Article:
Conservation farming action;

  1. Add organic matter and reduce cultivations to reduce oxidation of organic matter.
  2. Subsoil at intervals.
  3. Maintain ditches and field drainage.

Bill Butterworth, Land Research Ltd.,  September 17

Farm land and contraception

 

We are loosing thousands of ha of farm land. every year. Setting up wetlands is very nice but “we have a problem, Huston”.

 

If I have remembered it rightly, the BBC in their Western News program on BBC1, 27 June 17, reported that the Environment Agency had, with assistance, spent £20 million deliberately flooded this area of Steart Marshes which had previously been farm land. The Wildlife and Wetlands Trust claim, “Hundreds of hectares of saltmarsh and freshwater wetlands buffer homes and businesses from rising sea levels ….”

Put on one side for a moment that a few generations of farmers had spent their lives winning the area from the sea and produced food. Also put aside the fact that most of the global population does not have enough to eat. Now look at the following report.

 

A satellite survey by a research team at the University of Leicester (UofL) found that between 2006 and 2012, 22,000 hectares (54,ooo acres) of green space was converted to “artificial surfaces” – mostly housing. More than 7,000 hectares of forest was felled, 14,000 hectares of farmland concreted ……..to make way for urban sprawl. That’s a landscape twice the size of Liverpool, transformed forever, in just six years.

 

Now add in that because of recent news, many people might think twice about living in a tower block.

 

There is a real crisis here about land, wild life and people.  We really do have to choose before nature does it for us.  The choice is simple.  Build sea walls. Stop people breeding. Think about it.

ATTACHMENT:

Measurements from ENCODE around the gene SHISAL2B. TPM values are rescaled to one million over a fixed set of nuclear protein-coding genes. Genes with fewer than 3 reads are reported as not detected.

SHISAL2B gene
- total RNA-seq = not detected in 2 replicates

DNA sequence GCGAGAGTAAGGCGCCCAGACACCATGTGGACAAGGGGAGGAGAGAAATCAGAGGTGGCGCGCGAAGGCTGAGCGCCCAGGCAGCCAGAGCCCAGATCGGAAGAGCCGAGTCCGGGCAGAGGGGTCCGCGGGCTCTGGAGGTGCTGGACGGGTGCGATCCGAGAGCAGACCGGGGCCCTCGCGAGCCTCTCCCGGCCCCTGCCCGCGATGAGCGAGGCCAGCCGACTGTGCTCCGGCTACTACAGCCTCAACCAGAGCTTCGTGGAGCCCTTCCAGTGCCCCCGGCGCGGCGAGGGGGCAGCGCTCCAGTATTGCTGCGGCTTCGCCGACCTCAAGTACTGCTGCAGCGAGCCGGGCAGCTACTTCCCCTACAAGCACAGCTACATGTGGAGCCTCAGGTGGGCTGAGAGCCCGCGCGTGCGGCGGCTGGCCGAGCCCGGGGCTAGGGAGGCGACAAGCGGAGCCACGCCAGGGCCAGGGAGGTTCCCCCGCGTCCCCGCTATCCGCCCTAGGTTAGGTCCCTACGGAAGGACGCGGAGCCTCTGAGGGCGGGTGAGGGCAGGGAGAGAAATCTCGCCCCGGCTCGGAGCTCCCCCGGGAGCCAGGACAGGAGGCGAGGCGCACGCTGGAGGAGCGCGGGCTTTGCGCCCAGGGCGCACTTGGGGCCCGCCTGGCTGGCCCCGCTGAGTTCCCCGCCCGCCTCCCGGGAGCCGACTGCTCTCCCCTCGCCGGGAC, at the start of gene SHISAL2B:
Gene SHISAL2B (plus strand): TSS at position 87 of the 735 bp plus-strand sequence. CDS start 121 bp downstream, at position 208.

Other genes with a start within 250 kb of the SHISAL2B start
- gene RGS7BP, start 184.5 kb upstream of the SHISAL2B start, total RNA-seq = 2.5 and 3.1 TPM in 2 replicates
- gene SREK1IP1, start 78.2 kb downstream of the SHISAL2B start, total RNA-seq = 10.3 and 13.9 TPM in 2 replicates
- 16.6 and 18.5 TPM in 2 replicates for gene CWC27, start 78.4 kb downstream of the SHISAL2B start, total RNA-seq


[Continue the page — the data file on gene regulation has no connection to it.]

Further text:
Bill Butterworth

Land Research Ltd

27 June 2017

HMIP, NRA and LA’s

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In its day 30 years ago, the NRA managed flood risk substantially and successfully. Where is the NRA now?

Some of us are old enough to remember that until the grandness of the Environment Agency was created as a monument in Whitehall, there were a number of smaller bodies.

HMIP, Her Majesty’s Inspectorate of Pollution, was widely respected as doing a pretty good job. The NRA, National Rivers Authority, similarly and after being beefed up after the 1954 floods, did a really good job in managing water supply and preventing floods. The LA’s, Local Authorities, took care of wastes at a local level – officers patrolled their local patch and if there was a complaint they sorted it. (Anybody heard of “localism?)

Why is it that the Civil Service thinks it has the management skills to run big, centralised organisations? Mostly, centralisation doubles costs and halves effects. Why not just go back to HMIP, NRA and LA waste management?

Bill Butterworth, Land Research Ltd, 2 Nov 16